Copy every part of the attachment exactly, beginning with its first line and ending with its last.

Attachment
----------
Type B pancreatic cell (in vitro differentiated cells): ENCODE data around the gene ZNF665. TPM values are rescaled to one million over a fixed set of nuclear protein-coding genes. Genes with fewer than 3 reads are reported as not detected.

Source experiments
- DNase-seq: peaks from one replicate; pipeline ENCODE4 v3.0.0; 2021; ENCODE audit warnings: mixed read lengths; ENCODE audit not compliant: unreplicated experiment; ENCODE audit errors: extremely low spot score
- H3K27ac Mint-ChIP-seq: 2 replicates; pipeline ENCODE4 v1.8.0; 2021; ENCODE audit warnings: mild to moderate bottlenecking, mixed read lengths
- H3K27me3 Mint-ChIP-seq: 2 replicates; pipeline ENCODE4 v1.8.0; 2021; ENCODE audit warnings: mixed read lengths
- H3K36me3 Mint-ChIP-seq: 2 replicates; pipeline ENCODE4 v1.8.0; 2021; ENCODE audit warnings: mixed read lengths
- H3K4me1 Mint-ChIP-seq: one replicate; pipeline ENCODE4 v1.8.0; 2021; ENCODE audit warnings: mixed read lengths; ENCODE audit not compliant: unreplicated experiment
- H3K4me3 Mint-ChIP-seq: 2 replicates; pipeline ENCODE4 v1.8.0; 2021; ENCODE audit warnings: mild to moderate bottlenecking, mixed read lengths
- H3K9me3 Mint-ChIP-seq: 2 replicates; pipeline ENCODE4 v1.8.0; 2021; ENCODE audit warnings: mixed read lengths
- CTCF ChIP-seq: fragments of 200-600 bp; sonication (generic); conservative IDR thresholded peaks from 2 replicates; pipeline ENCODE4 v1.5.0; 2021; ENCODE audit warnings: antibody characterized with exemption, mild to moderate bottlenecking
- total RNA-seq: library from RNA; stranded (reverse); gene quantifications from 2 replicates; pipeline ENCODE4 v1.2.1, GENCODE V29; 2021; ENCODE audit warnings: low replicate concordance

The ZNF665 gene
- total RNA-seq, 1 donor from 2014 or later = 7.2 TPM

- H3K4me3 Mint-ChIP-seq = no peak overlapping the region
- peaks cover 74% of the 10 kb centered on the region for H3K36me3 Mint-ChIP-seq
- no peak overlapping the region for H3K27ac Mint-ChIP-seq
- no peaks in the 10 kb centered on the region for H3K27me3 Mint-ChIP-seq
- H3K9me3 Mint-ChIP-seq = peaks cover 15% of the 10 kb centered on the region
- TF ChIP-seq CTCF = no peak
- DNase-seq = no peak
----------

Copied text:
Type B pancreatic cell (in vitro differentiated cells): ENCODE data around the gene ZNF665. TPM values are rescaled to one million over a fixed set of nuclear protein-coding genes. Genes with fewer than 3 reads are reported as not detected.

Source experiments
- DNase-seq: peaks from one replicate; pipeline ENCODE4 v3.0.0; 2021; ENCODE audit warnings: mixed read lengths; ENCODE audit not compliant: unreplicated experiment; ENCODE audit errors: extremely low spot score
- H3K27ac Mint-ChIP-seq: 2 replicates; pipeline ENCODE4 v1.8.0; 2021; ENCODE audit warnings: mild to moderate bottlenecking, mixed read lengths
- H3K27me3 Mint-ChIP-seq: 2 replicates; pipeline ENCODE4 v1.8.0; 2021; ENCODE audit warnings: mixed read lengths
- H3K36me3 Mint-ChIP-seq: 2 replicates; pipeline ENCODE4 v1.8.0; 2021; ENCODE audit warnings: mixed read lengths
- H3K4me1 Mint-ChIP-seq: one replicate; pipeline ENCODE4 v1.8.0; 2021; ENCODE audit warnings: mixed read lengths; ENCODE audit not compliant: unreplicated experiment
- H3K4me3 Mint-ChIP-seq: 2 replicates; pipeline ENCODE4 v1.8.0; 2021; ENCODE audit warnings: mild to moderate bottlenecking, mixed read lengths
- H3K9me3 Mint-ChIP-seq: 2 replicates; pipeline ENCODE4 v1.8.0; 2021; ENCODE audit warnings: mixed read lengths
- CTCF ChIP-seq: fragments of 200-600 bp; sonication (generic); conservative IDR thresholded peaks from 2 replicates; pipeline ENCODE4 v1.5.0; 2021; ENCODE audit warnings: antibody characterized with exemption, mild to moderate bottlenecking
- total RNA-seq: library from RNA; stranded (reverse); gene quantifications from 2 replicates; pipeline ENCODE4 v1.2.1, GENCODE V29; 2021; ENCODE audit warnings: low replicate concordance

The ZNF665 gene
- total RNA-seq, 1 donor from 2014 or later = 7.2 TPM

- H3K4me3 Mint-ChIP-seq = no peak overlapping the region
- peaks cover 74% of the 10 kb centered on the region for H3K36me3 Mint-ChIP-seq
- no peak overlapping the region for H3K27ac Mint-ChIP-seq
- no peaks in the 10 kb centered on the region for H3K27me3 Mint-ChIP-seq
- H3K9me3 Mint-ChIP-seq = peaks cover 15% of the 10 kb centered on the region
- TF ChIP-seq CTCF = no peak
- DNase-seq = no peak